While I know this creates controversy in some organizations and seems too much to tangle with in others, the effort at St. David’s reinforces the very message around consistency in culture that is part of Round Ups. The uniforms are not just assigned a color by role, but also clearly embroidered with the individual’s role spelled out. This does not only occur in bedside roles, but all clinical and support roles have a uniform that fits their purpose and allows them to be easily identified from registered nurses to unit clerks, PT to food service to engineering. This consistency was crisp, clear and as I observed allowed patients and families to quickly identify staff, easing confusion and/or fear and helping streamline engagements; ultimately putting care and service first.
The following video from St. David’s provides a short and compelling overview (and case) for why this policy is central to the system’s mission overall. Delivering with consistency is not only in words and actions, but in what patients and families see. This idea is one that brings great value to the overall interactions with patients and families; it also creates greater connection and reinforces the nature of collaboration across the system
Collaboration for Collective Success
In my healthcare career I have always been amazed by the level of competition in markets, sometimes at the cost of potential collaborative improvements. This is not much different in organizations with multiple facilities in the same market where competition trumps collaboration at what might be much bigger costs. While the team at St. David’s would not claim all competition has vanished and in fact believe healthy competition is good, they have harnessed the power of a systemic perspective and collaborative action to drive overall outcomes.
This is exemplified by the collective efforts of the Service Excellence Champions (SEC) team and by the ongoing learning efforts central to supporting performance excellence across the system. I had the opportunity to spend time with the SEC as they offered a collective overview of the overall experience efforts. The team was comprised of Senior Executives from each of the facilities in the system. What struck me as much as the amazing efforts taking place (and many of which I described above), was that the team was genuinely committed to shared-learning and exemplified the power of alignment in executing with success. The consistency with which Round Ups are performed, the reinforcing of uniform policy or the piloting and eventual rollout of new tactics all rest on this group’s collective efforts.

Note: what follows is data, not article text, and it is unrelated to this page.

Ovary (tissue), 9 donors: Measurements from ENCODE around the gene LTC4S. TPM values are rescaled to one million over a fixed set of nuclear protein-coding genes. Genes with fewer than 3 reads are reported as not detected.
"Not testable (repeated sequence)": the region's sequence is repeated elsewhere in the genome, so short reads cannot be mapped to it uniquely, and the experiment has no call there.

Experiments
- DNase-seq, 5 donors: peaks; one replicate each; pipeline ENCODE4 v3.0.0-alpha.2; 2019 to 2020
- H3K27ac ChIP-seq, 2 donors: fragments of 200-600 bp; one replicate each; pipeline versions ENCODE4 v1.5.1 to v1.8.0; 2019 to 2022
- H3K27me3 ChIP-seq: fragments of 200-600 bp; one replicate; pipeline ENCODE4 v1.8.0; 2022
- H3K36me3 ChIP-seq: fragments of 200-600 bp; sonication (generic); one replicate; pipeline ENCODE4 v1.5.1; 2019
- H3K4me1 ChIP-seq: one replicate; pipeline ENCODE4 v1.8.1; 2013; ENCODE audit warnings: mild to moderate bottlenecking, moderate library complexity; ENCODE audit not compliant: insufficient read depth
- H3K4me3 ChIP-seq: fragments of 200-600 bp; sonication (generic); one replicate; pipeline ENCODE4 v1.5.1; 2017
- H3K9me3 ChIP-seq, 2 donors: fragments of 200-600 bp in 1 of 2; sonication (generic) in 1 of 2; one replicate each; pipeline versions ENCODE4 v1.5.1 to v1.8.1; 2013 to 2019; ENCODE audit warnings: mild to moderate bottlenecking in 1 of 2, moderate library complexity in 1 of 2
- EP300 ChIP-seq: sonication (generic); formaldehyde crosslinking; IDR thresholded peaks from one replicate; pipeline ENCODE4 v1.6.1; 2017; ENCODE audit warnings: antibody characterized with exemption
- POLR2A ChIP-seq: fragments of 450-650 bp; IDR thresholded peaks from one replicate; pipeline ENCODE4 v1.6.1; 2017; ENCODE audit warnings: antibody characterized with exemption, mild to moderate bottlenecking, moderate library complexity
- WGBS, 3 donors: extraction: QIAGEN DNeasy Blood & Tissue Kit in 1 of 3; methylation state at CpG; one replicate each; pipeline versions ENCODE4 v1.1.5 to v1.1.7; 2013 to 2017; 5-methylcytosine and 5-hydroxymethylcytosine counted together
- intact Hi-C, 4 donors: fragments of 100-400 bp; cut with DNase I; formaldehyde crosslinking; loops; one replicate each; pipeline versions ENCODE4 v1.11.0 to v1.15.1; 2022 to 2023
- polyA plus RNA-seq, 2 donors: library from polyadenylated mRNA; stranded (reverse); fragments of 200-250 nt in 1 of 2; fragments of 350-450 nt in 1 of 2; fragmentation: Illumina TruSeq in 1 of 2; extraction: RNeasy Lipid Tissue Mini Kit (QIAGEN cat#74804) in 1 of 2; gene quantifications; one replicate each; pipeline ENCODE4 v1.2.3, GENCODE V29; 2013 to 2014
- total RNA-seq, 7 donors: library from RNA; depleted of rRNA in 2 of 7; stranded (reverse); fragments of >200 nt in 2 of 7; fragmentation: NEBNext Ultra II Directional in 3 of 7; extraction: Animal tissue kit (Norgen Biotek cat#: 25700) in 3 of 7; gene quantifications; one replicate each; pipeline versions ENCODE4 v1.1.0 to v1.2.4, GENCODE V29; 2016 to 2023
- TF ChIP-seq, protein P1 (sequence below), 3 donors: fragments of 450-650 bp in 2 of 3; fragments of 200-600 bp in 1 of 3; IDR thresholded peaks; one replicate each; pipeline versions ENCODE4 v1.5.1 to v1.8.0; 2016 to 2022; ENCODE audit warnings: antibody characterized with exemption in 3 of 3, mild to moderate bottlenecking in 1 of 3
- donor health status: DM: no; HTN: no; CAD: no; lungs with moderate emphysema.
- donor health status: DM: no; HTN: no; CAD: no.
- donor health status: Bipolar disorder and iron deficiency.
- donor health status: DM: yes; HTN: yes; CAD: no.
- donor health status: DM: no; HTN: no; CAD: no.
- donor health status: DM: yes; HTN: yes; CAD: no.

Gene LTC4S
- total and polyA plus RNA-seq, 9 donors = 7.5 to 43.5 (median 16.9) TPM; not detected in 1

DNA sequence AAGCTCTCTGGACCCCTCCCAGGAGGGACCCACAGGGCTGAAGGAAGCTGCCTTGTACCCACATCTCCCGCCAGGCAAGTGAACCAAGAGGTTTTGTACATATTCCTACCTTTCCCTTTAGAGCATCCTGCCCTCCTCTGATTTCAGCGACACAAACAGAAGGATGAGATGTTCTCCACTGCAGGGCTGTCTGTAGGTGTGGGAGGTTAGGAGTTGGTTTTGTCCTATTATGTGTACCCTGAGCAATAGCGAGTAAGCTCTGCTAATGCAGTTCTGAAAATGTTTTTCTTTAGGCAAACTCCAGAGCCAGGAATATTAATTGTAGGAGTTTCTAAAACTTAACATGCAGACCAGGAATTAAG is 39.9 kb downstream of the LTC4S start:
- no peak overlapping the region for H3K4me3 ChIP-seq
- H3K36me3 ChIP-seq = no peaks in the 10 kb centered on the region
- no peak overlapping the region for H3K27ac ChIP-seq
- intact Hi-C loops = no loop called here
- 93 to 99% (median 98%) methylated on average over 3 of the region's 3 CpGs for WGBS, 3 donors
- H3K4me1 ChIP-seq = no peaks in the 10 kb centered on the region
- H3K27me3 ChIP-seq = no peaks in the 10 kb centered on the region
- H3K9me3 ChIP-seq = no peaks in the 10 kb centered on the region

Each member reinforced the message I saw in the facilities. There was a commitment to help employees know, connect to and express the St. David’s mission. There was a commitment to live the values and help the staff understand how their own role contributed to supporting that culture. There was a commitment to skills and leadership development at all levels. In fact the system has its own extensive Institute for Learning.
This focus on learning plays a key role in the system’s overall success, from a shared orientation process so that all new employees regardless of role have the same grounding in the organizational expectations, to formal leadership development programs that not only develop leadership strength, but operational consistency as well. In addition, the learning process incorporates an innovative Skills Lab process where through simulation, observation and feedback members of the St. David’s system are being trained on exceptional service delivery (you can actually learn more about this program as one of the breakout sessions at Patient Experience Conference 2013).